Figure 1. Antinociceptive profile of LEO. (A) A dose-response curve showed antinociceptive activity of LEO (10–200 mg/kg p.o.) against an acute thermal stimulus (hot plate test). (One-way ANOVA, F(5,59) = 23.51, p < 0.0001); p < 0.05; p < 0.001. (B) Time-course experiments with LEO (100 mg/kg p.o.) in comparison with morphine (7 mg/kg i.p.) in the hot plate test. (Two-way ANOVA, treatment F(2,135) = 41.08, p < 0.0001; time F(4,135) = 17.11, p < 0.001); *p < 0.05, **p < 0.01, ***p < 0.001 vs. control group. (C) Mice that underwent spared nerve injury (SNI) showed mechanical allodynia in the ipsilateral side in comparison with the contralateral side, on day 7 after surgery. LEO (100 mg/kg p.o.) prevented mechanical hypersensitivity. Pregabalin (30 mg/kg i.p.) and amitriptyline (10 mg/kg i.p.) were used as reference drugs. (One-way ANOVA, F(7,79) = 28.38, p < 0.0001); **p < 0.01, ***p < 0.001 vs. contralateral side; °°p < 0.01, °°°p < 0.001 vs. ipsilateral side.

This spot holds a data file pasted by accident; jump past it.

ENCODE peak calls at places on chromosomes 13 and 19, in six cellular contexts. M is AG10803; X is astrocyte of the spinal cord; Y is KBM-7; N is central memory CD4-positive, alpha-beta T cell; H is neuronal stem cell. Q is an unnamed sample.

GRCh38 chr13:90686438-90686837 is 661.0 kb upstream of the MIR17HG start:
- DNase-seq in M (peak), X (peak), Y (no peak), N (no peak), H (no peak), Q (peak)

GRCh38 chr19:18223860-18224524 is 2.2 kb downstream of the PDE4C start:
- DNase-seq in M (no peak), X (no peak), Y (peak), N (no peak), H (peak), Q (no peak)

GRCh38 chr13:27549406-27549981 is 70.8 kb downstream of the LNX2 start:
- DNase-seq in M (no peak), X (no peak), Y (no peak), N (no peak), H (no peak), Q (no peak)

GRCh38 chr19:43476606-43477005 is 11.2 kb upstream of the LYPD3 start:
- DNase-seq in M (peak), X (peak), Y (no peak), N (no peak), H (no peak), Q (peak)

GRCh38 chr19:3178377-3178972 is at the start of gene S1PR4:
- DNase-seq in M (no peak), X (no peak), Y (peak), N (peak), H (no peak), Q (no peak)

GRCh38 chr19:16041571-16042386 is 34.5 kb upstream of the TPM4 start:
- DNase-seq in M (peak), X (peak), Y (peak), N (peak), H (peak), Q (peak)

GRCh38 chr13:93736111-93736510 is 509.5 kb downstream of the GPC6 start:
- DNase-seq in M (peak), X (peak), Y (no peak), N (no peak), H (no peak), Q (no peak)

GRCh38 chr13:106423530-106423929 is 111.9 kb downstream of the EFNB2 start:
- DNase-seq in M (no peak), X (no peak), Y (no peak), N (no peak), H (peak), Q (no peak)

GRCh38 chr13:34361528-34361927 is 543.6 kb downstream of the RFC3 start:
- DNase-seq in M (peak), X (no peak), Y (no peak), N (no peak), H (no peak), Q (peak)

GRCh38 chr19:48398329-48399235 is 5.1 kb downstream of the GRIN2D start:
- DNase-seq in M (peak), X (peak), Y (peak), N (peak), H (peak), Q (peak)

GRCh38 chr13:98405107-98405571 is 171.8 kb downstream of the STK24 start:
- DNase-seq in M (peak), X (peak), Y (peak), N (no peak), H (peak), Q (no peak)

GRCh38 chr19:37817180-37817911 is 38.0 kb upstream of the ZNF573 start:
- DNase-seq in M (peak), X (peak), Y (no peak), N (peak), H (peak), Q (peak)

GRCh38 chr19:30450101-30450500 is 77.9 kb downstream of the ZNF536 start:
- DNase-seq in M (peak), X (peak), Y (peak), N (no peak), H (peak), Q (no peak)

The antinociceptive activity of LEO was also investigated in the presence of a condition of persistent pain by using a model of neuropathic pain (SNI model) in mice. Seven days after surgery, SNI mice showed a marked mechanical hyperalgesia on the ipsilateral side in comparison with the contralateral uninjured side (Figure 1C). Treatment with LEO 100 mg/kg completely prevented mechanical allodynia in the ipsilateral side without any effect on the nociceptive threshold of the contralateral side with respect to values before treatment. The intensity of the antihyperalgesic effect produced by LEO was comparable to that induced by pregabalin, used as reference drug. Amitriptyline was used as negative reference drug and resulted ineffective (Figure 1C).
Effect of Lavender Essential Oil on the Phosphorylation of MAPK